Icons Then and Now: LMU’s Department of Theological Studies and the Ecumenical Institute Host Dialogue About “The Spirituality of the Icon”
A centuries-old religious art tradition was the subject of study and conversation in the heart of one of the world’s modern image capitals this week when Loyola Marymount University hosted a discussion titled “The Spirituality of the Icon,” on Wednesday, Feb. 14.
“Icons were used extensively in the first millennia and are still used today especially in Los Angeles, home of the icon, image and idol,” said Dorian Llywelyn, S.J., associate professor of theological studies at LMU.
Religious leaders and professors explored the role of icons in art and society, along with the differing uses of icons in the Greek Orthodox, Roman Catholic and Protestant traditions.
“Religious icons depict different aspects of the human person. An icon-filled church reminds us that no one is absent from the church whether it be rich or poor, man or woman, wise man or fool for Christ,” said Metropolitan Gerasimos, leader of the Greek Orthodox Metropolis of San Francisco, “What religious icons are we creating today that seek to speak to the modern world?”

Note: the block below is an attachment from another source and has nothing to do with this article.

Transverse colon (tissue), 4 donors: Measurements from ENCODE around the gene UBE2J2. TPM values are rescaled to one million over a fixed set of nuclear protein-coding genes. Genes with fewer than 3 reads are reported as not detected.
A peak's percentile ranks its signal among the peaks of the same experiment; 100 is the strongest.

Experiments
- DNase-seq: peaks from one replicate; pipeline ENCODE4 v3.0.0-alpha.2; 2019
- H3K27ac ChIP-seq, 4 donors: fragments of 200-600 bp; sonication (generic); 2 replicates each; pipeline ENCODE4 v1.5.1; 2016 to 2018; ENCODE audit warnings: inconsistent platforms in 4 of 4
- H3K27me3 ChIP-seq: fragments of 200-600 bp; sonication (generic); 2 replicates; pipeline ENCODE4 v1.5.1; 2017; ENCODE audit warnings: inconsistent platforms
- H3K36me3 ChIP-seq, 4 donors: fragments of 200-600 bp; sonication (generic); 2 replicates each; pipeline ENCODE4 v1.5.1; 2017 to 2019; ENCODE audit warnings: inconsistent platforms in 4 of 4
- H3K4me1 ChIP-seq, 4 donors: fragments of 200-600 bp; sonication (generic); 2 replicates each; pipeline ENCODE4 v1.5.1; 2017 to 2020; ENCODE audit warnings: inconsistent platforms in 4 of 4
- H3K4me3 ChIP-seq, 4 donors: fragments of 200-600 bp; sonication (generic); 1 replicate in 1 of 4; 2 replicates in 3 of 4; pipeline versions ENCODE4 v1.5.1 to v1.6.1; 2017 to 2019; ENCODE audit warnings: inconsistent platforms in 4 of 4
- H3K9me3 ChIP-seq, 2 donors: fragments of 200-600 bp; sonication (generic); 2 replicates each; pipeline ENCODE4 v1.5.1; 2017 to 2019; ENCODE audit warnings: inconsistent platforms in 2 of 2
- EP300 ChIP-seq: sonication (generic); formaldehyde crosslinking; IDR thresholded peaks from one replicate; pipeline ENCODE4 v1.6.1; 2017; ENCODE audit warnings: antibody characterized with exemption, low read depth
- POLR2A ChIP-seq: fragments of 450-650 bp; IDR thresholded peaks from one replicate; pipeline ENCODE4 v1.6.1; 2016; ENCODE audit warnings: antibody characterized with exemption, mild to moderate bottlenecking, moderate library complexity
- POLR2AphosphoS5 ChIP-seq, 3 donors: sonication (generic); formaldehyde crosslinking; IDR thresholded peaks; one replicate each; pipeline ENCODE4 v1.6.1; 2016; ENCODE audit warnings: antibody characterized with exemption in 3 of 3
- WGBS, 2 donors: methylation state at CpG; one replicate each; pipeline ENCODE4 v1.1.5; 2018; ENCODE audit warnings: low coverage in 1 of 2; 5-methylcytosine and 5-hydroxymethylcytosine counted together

More than 130 people filled the audience to hear speakers including Father Justin Sinaites, from the the Holy Monastery of St. Catherine at Mount Sinai; William Dyrness, professor of theology and culture at Fuller Theological Seminary, in Pasadena; and Marie Anne Mayeski, professor emerita of theology at LMU.
The Ecumenical Institute provides students, scholars and the Christian community with opportunities, tools and facilities to encourage communication, foster common goals, provide a critical forum for discourse and understanding, and prepare the next generation of theologians and thinkers to work for the unity of Christian churches.
Future programs of the institute will include hosting lectures on ecumenism, providing scholarships for graduate students and seminarians and producing publications. The institute also plans to develop a leading collection of library and Internet resources for the study of ecumenical relations.
Photos by Glenn Cratty (above): From left to right: Marie Anne Mayeski, Dorian Llywelyn, S.J., Fr. Justin Sinaites and William Dyrness